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 Quotes from books about daycare - 2007-2008, p5


Featured Books 2007-2008:  
Standardized Childhood
Ships without A Shore: America's Undernurtured Children
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Books from: 1970  |  1980-1984  |  1985-1989 |  1990-1994  |  1995-1999  |  2000-2002  |  2003-2004  | 2005-2006 | 2007-2008 | 2009-2010 |



Ships Without A Shore: America's Undernurtured Children  by Anne Pierce, ©2008,  p. 90

In another compilation of research, the Rockford Institute…found that day care causes young children to be less responsive to adult role models and more responsive to the model provided by their peers. This, in turn, resulted in their exhibiting heightened aggressiveness and a lack of empathy for others.
Category = Behavior

Ships Without A Shore: America's Undernurtured Children  by Anne Pierce, ©2008,  p. 94

Although part of my aim is to bring to light those studies that have been hidden from our view because they challenge modern assumptions, just as important is the questioning of studies that do not stand the test of logic and the knowledge of our hearts. One of many unthoughtful and insensitive articles I encountered, for example, relied upon the results of a survey of children at two major day cares in a big city. The main point of this study was that the majority of children, when asked, said that they were “happy” at the day care and, when observed, seemed to be having a “good time.” The fact that these children were questioned within the day care setting and with care providers within listening distance did not trouble the researchers. The fact that a child’s stated preferences at this age are not necessarily indicative of what is good for the child was simply overlooked. A young child’s preferences often will include all kinds of thing not good for them—an abundance of candy, all the TV they want to watch, etc.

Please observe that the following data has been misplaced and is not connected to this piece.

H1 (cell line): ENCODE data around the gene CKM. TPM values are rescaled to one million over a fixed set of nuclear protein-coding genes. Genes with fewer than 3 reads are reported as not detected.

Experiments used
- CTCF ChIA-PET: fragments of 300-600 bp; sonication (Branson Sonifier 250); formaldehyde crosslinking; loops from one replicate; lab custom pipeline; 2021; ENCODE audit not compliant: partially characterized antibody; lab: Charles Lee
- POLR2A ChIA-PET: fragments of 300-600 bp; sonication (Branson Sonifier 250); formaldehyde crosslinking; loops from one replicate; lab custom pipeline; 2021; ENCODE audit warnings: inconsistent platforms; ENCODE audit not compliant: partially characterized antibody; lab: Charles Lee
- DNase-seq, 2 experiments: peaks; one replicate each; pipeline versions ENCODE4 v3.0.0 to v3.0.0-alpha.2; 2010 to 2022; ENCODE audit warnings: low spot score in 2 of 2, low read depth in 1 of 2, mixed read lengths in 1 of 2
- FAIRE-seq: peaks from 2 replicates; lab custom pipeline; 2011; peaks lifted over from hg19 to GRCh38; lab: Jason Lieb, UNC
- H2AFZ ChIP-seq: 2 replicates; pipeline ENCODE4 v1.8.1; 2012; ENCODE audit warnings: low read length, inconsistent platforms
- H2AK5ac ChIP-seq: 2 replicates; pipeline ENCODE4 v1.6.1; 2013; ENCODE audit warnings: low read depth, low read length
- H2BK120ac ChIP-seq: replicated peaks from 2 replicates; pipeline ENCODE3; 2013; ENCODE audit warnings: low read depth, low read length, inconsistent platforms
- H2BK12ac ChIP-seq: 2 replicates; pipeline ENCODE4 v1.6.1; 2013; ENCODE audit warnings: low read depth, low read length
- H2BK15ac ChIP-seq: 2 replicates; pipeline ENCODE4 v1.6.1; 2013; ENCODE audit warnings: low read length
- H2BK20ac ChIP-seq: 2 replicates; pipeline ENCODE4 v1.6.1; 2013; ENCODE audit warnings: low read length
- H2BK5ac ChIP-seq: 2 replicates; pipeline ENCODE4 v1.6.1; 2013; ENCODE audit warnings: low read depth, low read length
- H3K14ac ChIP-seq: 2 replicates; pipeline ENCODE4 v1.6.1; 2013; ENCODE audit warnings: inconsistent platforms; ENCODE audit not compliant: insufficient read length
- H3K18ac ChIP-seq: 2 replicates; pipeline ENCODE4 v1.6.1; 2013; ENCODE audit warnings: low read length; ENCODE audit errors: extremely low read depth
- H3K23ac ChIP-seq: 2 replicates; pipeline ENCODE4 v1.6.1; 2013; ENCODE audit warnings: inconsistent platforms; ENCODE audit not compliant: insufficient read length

Category = Politics, Quality

Ships Without A Shore: America's Undernurtured Children  by Anne Pierce, ©2008,  p. 94

Such weak “reporting” on this issue is to be found everywhere. Another article I encountered in Working Mother, entitled “Day Care Detective,” claimed to give mothers “who can’t be there” a glimpse of a day at child care.” It proclaimed, “If you could follow your child around his center you might uncover a day like this.” The center they chose was, of course a “high quality” one “near Yale University.”
Category = Politics

Ships Without A Shore: America's Undernurtured Children  by Anne Pierce, ©2008,  p. 95

I could not help contrasting these “insider” looks at high-quality day care with my own observations when visiting a friend’s children at one of the best-reputed day care centers in Chicago. Babies in diapers crawled around in a large auditorium-like space. The care providers stood around the edge talking with each other like so many observers of basketball. The babies were only interacted with when there was an overt problem—one was crying; another needed a diaper change. The feeling was that of anonymity. The babies were a plurality and were treated as such even though this center was known for its individualized attention. Imagine this observation making its way into a “women’s magazine.” The news is simply too discouraging to publish.
Category = Quality

Ships Without A Shore: America's Undernurtured Children  by Anne Pierce, ©2008,  p. 96

The numbers dictate that day care centers place an Orwellian* emphasis upon efficiency as opposed to emotion. Too many displays of emotion, whether through tears, raucous laughter, impassioned displays of curiosity, or insistently sought out adventure are disruptive to the well-ordered group existence.